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Coming to the U.S. to Wait Out the Coronavirus — Legal Requirements

With the growing concern about Coronavirus Disease 2019 (“COVID-19” or “coronavirus”) some foreign nationals who live outside the U.S. have decided to fly to the U.S. and wait out the crisis.  This article discusses the related visa and immigration issues, and what U.S. Customs and Border Protection requires to admit someone into the U.S.

Flying to the U.S.:  Some high net worth individuals that live overseas in the affected areas have elected to use ESTA visa waiver or their B-1/B-2 visitor’s visa to come to the U.S. to “wait out” the virus.  Of course this assumes they have been in a “safe” third country for at least 14 days prior to entry.  As long as they have sufficient funds to live on without working in the U.S. and they have the intent to return to their home, this is arguably a permissible visitor activity.  Of course every application for admission to the U.S. is at the discretion of U.S. Customs and Border Protection (CBP) at the port of entry so there is no 100% guarantee.  Travelers arriving at the port of entry may be asked by CBP what is the intent of their visit.  They should be truthful and have documents readily available to demonstrate that they have sufficient funds to visit the U.S. without working and proof of their ties to their home country – employment, home ownership, round-trip airplane ticket, etc.

B-1/B-2 Visitor Visa and Extension of Status:  Individuals arriving on a B-1/B-2 visitor’s visa will be admitted for up to 6 months, at the discretion of CBP.  Should the virus threat continue, then individuals should obtain assistance from counsel on filing an extension of status application with USCIS.

ESTA Visa Waiver Countries:  Individuals arriving on ESTA visa waiver can be admitted for up to 90 days, however there is no ability to file an extension of status after an entry on ESTA.  The sole option is to depart and re-enter for another 90 days.  However, CBP does not like “back-to-back” entries so the individual should be prepared to explain to CBP why they are back so soon, their financial assets, and their ties to their home country.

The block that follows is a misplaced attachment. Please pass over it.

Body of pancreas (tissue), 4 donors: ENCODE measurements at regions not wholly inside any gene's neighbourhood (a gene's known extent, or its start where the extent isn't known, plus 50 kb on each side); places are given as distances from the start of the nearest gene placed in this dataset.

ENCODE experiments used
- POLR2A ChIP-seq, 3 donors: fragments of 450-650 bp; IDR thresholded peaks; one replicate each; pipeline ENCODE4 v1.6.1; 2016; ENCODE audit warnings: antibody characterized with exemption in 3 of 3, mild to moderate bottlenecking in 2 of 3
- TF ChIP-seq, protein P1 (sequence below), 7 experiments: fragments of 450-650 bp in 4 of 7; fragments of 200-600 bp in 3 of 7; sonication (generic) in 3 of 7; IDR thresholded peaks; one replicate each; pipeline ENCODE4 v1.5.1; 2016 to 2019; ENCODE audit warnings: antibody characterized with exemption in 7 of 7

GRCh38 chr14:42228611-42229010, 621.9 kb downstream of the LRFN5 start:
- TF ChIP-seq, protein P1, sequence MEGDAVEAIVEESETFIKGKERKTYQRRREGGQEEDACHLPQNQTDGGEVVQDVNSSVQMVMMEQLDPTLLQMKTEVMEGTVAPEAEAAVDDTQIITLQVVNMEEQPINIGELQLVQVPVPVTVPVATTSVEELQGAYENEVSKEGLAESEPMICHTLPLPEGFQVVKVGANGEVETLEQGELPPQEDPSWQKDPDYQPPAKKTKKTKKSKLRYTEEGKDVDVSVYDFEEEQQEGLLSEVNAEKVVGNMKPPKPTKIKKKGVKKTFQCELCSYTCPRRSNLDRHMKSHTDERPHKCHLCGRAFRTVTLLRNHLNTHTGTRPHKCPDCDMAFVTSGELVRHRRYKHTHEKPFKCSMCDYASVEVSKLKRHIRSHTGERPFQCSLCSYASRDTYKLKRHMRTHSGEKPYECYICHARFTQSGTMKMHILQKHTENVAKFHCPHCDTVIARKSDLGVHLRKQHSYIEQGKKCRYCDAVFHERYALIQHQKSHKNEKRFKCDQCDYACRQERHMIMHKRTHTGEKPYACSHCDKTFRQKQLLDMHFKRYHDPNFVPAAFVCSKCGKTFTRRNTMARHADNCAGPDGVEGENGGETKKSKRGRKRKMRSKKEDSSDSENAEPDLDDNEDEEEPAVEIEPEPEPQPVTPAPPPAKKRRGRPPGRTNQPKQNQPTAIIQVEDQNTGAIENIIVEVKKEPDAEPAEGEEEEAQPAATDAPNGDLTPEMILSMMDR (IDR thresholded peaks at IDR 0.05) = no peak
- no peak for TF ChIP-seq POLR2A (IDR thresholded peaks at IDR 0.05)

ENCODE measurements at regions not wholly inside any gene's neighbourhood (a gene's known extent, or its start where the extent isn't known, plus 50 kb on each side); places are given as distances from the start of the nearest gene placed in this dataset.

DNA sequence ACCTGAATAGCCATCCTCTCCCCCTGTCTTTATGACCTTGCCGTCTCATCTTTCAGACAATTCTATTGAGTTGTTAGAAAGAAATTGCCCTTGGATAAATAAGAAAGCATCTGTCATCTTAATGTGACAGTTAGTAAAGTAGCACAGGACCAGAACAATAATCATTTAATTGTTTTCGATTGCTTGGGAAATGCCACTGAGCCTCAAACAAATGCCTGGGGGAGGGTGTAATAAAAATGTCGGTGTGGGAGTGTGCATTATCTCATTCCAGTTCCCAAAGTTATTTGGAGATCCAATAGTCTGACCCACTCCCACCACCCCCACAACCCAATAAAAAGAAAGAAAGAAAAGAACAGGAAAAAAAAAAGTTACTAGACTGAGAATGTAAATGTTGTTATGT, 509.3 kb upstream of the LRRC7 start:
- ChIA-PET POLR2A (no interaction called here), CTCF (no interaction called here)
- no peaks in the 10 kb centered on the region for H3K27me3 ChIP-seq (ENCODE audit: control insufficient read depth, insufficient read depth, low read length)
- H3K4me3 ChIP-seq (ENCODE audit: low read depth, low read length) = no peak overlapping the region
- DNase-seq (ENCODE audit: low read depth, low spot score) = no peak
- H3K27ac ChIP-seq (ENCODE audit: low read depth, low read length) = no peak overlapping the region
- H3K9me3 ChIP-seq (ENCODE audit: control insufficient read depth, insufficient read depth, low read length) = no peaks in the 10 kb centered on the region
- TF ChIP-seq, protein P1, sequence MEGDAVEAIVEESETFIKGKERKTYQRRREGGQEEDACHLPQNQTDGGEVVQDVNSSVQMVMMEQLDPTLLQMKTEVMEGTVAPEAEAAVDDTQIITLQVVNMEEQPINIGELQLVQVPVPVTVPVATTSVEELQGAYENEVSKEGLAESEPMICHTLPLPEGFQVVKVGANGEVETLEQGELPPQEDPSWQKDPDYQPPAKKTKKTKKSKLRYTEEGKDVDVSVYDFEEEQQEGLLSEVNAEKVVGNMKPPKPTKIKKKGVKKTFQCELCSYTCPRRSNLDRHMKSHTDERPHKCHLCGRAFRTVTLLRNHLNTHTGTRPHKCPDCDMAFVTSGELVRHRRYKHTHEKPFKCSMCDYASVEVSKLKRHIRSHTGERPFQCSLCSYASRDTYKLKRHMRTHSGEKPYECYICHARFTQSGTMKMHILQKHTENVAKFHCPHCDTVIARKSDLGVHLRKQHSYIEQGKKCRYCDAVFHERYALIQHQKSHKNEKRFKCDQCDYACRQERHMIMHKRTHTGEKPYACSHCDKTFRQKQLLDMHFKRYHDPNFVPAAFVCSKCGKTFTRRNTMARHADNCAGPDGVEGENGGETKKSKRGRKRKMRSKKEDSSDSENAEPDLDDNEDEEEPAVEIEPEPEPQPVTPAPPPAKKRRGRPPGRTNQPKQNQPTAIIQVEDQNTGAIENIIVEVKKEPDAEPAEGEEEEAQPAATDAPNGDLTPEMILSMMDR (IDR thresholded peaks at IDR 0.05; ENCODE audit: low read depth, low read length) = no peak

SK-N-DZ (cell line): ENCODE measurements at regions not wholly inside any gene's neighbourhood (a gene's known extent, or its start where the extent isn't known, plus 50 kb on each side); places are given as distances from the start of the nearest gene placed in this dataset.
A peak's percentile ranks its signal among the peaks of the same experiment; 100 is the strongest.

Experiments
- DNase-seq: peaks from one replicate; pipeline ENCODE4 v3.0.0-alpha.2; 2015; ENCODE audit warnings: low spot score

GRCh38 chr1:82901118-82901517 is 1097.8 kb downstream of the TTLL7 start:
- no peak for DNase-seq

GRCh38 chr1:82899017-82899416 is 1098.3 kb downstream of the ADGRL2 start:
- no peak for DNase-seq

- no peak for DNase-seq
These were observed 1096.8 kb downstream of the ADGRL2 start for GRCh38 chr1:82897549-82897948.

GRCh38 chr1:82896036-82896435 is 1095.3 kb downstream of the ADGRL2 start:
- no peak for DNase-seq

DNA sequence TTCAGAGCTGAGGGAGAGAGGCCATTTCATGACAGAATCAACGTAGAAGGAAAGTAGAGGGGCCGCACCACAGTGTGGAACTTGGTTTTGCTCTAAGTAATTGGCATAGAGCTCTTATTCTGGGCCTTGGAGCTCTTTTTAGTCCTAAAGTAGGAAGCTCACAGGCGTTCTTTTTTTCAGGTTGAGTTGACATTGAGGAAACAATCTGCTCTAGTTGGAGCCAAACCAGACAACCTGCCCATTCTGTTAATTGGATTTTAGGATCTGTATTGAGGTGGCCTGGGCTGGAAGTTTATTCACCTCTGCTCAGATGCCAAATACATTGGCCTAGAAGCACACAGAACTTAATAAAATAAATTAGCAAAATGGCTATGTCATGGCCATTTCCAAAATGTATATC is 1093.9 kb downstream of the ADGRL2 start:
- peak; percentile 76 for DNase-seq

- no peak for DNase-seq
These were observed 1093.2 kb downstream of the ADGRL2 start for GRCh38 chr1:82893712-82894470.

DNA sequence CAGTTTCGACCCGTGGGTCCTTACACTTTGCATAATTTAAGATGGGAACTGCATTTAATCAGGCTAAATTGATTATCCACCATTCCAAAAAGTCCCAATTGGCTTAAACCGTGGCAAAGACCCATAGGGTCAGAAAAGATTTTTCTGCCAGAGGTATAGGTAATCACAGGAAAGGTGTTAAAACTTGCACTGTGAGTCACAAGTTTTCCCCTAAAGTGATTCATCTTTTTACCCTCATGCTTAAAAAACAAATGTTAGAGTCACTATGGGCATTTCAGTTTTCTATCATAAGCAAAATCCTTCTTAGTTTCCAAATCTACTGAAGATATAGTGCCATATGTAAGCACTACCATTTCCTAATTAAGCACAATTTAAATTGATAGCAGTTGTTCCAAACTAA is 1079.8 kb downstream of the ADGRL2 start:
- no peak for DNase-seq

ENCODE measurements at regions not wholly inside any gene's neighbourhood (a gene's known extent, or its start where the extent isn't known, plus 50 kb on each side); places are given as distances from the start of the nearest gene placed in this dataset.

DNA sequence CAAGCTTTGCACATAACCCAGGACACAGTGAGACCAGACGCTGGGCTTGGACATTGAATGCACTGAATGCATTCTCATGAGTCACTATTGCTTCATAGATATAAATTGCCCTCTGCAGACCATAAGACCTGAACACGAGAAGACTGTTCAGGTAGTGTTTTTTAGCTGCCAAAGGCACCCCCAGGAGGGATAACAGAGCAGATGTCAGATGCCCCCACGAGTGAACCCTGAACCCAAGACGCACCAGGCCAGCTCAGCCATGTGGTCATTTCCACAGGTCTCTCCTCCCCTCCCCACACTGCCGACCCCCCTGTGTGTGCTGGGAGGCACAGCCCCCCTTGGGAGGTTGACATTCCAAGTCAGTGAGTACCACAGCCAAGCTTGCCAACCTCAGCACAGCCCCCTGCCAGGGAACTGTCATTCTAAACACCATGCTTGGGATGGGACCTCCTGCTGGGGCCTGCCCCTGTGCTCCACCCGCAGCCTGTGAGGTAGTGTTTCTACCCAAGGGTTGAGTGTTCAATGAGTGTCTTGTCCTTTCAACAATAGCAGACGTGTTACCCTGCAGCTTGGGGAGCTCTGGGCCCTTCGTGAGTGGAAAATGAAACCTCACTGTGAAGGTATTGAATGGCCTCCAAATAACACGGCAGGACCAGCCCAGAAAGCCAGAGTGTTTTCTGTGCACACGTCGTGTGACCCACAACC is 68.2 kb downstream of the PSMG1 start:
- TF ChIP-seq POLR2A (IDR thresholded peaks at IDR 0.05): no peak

Check your I-94:  Regardless of what the entry stamp says in the passport, foreign nationals entering the U.S. should always check their I-94 on-line for accuracy after each arrival.  It is the I-94 which determines how long one may stay in the U.S., not the entry stamp or the visa in the passport.  An overstay will invalidate one’s ESTA visa waiver privileges or if they do not have ESTA, it will invalidate their B-1/B-2 visa.  To obtain the I-94, click on “Get Most Recent I-94” at:   https://i94.cbp.dhs.gov/I94/#/home

Passport:  One should always have a passport valid for at least 6 months beyond the intended stay.  Otherwise CBP could “short” the I-94.

Copyright © 2021, Sheppard Mullin Richter & Hampton LLP.National Law Review, Volume X, Number 63
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About this Author

Greg L. Berk Labor & Employment Attorney Sheppard Mullin Orange County, CA
Partner

Greg Berk is a partner in the firm’s Labor and Employment Practice Group. He leads the Firm’s immigration practice and is based in Orange County, California. He is a Certified Specialist in Immigration and Nationality Law by the State Bar of California Board of Legal Specialization. He is the author of Immigration Checklists and Practice Pointers – A  Desk Reference for Attorneys and HR managers. He has also taught immigration law at two college-level paralegal certification programs in California.

Areas of Practice

He has over 20 years of...

714-424-2877
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